By Janet Gemberling
I can’t recall when the construction began, but I do know it has taken countless years to create this masterpiece. All the blood, sweat and tears I endured in its building. I poured every ounce of myself into it. I step back and survey this magnificent wall I have fashioned of my design. Odd-shaped stones, some bigger than others, each labeled each with its own name. The mortar was secure leaving just a few holes to peer through to view the “other side.” It really is a sight, I thought, as my finger traced the words “Failure of my first dream.” My eyes looked a bit higher and read “First humiliation at grade school.” These were with me on “my side” of the wall, where only I could see them. These were all mine, my safety, my shelter and my familiar companions. Always keeping me shielded from the “other side.”
Impressed with such a mighty wall, I was lost in my memories when I heard the Helper who had recently showed up, “Are you done yet?” Confused but not wanting another long explanation of what I was doing here I simply quipped, “I don’t want to pressure myself with an end date.” The Helper was neither amused nor disappointed. The Helper replied as always, “I will wait for you.” This always puzzled me. I am never sure what the Helper wants from me, and I don’t know why the Helper arrived here on my side of the wall in the first place. This continued on and on for days, and the days turned into months. I was lying on the ground looking all the way up to the top of my wall, again admiring my handiwork when I first heard it. A soft, barely audible sob. I looked through my little peep-hole, but I could not see anyone. I asked several times who was there, but only the sobs were heard. I asked the Helper, “Who was sobbing?” The Helper looked at the wall and replied, “I can’t see through the wall.” I tried several times to engage the sobbing one so I could share some comfort or some encouragement. Nothing helped, and after what seemed a lifetime, the sobbing ceased.
I looked to the Helper asking, “What was that about? This never happened before You came to my side.” The Helper replied, “Are you ready yet?” I simply chose not to respond this time. Surveying the wall after adding my latest stone carved with the words “I have failed my son,” I heard a whisper that terrified me. The whisper was pleading for help. The whisper needed a safe place, it needed to hide. It was in dire straits, I could tell. I grabbed a stone and tried to make an entry, but the stones collapsed covering the entry. I continued to pull stones, but to no avail. The whispering stopped.
After working at such an exhausting pace, I just fell to my knees. I could see there was a problem now-no doors. One just big enough to crawl through should do. I began re-shaping my wall. trying to fashion my crawl through, but every attempt produced only another cave-in. The Helper watched as though anticipating my success. “Are you ready yet?” I was not completely sure what He meant. I finally asked, “Why can’t I help them?” For the first time the Helper seemed to smile, then He spoke so gently, so sweetly, “This wall you have erected took so much from you. These stones, they lead to your death.” I could not hide my complete shock. “It is supposed to protect and save me. I …” The Helper was patiently shaking His head. “You must understand what I say. Your stones have become your trapping. You were made to fellowship and help your brothers and sisters. Instead you have taken all the pain, suffering, lies and have isolated the only one who knew how to help, the one who wept and the one full of fear. Your brokenness laid a path for those to find you. The time is now. You must break down your wall and let healing begin.” Stunned, I gazed at my Helper, really seeing Him for the first time, the blood, the dirt, the scars in His hands. In that moment I knew I had no right to hold on to my stones, my heartaches and heart breaks, all the failures and lies. I watched as the Helper picked up one of my stones. “Will you give this to Me?” His eyes pierced my very being. “And this one?” I nodded, I was paralyzed in wonder. Watching the stones fall and crumble. Every time He asked, I complied. How could I possibly hold on to my stones as though they were treasures?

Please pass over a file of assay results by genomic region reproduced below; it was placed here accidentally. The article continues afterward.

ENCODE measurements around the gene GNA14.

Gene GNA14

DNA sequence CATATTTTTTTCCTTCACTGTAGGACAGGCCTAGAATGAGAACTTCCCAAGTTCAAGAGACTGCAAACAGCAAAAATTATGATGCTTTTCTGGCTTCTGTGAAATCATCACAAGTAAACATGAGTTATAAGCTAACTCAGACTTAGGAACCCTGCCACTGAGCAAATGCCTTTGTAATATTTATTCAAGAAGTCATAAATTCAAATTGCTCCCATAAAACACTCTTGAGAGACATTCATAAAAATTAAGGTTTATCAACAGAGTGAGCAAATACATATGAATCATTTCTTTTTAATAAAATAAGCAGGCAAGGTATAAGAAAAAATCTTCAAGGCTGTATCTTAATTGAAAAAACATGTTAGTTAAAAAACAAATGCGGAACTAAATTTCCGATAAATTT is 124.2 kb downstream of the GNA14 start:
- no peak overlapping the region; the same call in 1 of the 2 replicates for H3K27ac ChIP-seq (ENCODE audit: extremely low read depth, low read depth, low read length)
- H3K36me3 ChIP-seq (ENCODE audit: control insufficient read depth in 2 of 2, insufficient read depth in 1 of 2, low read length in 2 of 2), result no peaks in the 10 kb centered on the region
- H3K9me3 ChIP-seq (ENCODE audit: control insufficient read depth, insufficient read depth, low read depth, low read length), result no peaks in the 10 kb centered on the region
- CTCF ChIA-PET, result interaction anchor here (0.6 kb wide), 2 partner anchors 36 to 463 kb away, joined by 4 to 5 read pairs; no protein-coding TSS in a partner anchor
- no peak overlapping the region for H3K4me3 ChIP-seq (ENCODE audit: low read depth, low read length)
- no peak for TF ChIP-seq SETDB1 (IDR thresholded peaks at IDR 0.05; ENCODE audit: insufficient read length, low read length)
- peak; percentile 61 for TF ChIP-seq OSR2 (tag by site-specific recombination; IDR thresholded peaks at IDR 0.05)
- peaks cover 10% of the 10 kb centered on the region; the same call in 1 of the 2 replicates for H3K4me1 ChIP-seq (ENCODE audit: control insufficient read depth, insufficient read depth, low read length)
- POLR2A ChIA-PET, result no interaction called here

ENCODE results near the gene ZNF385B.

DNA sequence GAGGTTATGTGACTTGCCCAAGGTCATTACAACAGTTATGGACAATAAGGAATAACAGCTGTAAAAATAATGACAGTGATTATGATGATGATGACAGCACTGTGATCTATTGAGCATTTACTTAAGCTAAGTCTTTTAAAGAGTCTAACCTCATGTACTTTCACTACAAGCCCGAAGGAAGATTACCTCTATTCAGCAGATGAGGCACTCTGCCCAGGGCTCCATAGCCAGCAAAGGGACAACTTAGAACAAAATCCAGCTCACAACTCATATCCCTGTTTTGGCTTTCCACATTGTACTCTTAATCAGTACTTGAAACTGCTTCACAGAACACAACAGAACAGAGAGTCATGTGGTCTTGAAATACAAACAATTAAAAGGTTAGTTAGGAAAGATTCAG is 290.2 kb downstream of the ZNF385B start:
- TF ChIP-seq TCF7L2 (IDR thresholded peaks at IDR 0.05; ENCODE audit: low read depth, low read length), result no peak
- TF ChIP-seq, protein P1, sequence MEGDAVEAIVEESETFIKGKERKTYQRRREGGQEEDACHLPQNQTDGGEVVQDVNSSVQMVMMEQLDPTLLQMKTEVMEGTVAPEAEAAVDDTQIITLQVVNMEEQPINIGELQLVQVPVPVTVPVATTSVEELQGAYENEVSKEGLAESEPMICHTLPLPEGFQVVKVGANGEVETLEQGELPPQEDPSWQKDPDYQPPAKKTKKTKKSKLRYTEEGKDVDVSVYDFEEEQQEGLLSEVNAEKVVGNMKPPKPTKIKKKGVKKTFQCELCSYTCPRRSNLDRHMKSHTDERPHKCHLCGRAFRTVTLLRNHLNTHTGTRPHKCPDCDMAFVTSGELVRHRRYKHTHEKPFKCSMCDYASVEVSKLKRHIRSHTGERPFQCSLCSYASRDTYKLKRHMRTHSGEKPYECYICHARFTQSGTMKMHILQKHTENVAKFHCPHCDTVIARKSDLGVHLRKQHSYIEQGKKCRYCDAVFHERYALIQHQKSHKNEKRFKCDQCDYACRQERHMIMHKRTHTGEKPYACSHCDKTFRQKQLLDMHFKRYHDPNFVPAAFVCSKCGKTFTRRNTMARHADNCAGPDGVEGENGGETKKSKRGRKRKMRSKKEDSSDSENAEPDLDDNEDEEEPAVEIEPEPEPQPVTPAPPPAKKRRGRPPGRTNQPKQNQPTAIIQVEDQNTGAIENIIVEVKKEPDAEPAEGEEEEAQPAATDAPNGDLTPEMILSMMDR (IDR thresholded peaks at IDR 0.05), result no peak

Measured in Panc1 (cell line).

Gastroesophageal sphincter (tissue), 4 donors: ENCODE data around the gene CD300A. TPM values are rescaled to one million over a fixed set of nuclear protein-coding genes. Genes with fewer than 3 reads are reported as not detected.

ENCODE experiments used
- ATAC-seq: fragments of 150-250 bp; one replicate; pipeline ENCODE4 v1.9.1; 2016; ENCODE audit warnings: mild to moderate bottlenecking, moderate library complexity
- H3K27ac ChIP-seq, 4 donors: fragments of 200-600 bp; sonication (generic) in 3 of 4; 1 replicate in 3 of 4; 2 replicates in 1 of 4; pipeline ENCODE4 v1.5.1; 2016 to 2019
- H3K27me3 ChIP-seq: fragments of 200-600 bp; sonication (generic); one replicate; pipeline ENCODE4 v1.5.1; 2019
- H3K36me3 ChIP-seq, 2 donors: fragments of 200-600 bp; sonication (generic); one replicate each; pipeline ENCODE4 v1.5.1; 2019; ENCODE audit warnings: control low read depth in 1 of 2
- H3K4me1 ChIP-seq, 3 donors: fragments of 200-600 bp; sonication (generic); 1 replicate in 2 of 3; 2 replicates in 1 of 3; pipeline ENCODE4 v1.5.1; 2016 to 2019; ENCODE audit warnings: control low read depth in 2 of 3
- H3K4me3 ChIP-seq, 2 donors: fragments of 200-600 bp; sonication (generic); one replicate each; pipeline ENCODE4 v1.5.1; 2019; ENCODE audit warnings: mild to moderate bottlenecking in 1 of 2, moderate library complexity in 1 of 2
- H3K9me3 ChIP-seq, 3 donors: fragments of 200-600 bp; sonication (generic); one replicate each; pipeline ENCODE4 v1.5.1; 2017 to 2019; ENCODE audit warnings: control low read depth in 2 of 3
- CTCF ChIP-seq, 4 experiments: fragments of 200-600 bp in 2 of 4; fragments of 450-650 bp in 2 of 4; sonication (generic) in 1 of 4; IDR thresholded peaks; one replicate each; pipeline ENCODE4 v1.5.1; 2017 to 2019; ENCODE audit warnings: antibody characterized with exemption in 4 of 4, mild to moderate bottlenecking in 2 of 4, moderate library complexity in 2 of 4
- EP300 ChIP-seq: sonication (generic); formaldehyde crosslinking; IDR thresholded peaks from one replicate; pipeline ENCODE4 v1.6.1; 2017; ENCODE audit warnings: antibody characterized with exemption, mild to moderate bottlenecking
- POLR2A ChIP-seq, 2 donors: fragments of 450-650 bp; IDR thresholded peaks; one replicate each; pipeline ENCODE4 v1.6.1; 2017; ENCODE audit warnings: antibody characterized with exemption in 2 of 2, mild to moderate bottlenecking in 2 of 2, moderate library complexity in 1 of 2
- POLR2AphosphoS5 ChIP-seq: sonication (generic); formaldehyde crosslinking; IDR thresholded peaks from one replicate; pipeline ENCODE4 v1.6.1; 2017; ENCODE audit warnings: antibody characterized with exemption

The stones are mostly gone now. The Helper has never left me. Together, we are tearing down my wall bit by bit and day by day. In its place, He has fashioned for me a bridge, but He carves new words on my stones: forgiven, faithfulness, kindness, love and peace. I found the weeping woman and held her close. I shared my pain and walked with her to the Helper. The Helper gave me another stone for my bridge with the word hope written on it. Just a few more and I will be able to reach the whisperer. She has seen me now, my hand reaching out to her. My Helper also is standing by her side.
About Janet Gemberling
Janet Gemberling is a happily-married mother with four sons and lives west of Denver. She has written women’s bible studies, been involved as a vocalist in Music Ministry, and has written church holiday programs. Eager to follow God, Janet, at five years old, walked to church for Sunday school by herself. Janet loves and encourages interaction with her readers. “Not every event is joyful, but you can bring joy to every event.”